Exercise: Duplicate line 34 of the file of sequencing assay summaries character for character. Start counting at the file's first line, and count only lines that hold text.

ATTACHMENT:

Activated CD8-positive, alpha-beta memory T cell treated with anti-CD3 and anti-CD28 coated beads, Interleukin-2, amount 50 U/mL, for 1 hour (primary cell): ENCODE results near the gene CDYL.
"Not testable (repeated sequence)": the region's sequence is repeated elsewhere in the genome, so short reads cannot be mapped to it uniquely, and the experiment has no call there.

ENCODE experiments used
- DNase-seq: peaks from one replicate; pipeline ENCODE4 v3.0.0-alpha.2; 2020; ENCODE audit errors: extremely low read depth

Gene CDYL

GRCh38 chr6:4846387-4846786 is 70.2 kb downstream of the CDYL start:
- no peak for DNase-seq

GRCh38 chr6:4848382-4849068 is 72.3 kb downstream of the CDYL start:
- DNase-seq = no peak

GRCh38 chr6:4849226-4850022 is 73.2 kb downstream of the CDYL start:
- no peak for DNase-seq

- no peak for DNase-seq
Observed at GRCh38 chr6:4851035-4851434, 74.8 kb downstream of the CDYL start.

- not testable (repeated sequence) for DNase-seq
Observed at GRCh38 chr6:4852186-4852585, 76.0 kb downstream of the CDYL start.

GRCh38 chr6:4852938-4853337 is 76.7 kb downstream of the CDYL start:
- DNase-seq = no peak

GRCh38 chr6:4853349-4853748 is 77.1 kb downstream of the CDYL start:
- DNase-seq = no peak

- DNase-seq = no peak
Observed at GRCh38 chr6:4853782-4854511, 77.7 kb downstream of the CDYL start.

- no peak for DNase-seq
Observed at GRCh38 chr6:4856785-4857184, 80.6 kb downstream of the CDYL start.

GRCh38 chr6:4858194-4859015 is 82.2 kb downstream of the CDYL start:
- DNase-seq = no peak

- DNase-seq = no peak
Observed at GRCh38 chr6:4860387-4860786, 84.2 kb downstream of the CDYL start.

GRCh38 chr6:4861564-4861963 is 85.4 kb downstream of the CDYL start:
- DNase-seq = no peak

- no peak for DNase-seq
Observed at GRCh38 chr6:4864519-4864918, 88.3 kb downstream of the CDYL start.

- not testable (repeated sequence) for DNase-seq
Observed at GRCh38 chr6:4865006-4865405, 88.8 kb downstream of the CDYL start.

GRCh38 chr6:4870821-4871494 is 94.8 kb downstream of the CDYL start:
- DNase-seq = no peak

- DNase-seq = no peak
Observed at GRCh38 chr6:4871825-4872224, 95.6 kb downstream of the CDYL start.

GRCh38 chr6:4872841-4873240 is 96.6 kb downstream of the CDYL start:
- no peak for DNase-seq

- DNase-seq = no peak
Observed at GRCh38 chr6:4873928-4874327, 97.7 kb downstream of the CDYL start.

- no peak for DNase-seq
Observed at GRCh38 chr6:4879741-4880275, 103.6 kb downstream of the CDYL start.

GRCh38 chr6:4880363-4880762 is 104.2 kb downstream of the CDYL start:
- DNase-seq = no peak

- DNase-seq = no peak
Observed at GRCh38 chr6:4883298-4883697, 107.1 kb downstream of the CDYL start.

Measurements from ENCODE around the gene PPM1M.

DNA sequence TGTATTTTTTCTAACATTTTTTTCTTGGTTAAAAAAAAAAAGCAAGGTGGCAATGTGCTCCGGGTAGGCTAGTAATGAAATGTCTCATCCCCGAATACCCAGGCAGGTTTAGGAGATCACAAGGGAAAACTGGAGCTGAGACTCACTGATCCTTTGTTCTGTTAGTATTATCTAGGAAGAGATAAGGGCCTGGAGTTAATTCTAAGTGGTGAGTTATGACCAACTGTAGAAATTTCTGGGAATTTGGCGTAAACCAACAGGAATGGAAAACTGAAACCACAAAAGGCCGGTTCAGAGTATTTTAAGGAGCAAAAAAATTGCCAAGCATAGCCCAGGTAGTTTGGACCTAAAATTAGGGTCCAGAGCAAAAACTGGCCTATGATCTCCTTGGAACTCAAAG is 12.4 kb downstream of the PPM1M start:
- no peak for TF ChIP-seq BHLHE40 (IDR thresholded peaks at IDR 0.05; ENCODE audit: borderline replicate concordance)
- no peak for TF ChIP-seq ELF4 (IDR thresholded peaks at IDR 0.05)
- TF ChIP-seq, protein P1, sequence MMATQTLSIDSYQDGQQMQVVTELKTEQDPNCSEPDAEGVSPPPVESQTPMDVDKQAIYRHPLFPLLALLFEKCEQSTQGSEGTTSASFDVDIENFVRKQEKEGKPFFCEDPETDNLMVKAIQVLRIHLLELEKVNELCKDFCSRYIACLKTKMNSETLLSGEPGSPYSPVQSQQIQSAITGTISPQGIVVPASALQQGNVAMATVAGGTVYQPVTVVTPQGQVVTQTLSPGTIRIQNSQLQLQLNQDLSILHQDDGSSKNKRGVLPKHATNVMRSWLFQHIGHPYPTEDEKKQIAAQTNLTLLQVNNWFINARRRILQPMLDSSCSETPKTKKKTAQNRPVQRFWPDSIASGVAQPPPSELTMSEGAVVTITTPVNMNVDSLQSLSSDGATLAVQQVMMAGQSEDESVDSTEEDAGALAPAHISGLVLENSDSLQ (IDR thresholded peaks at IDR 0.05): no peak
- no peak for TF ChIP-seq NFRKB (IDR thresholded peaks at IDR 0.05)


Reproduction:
GRCh38 chr6:4870821-4871494 is 94.8 kb downstream of the CDYL start: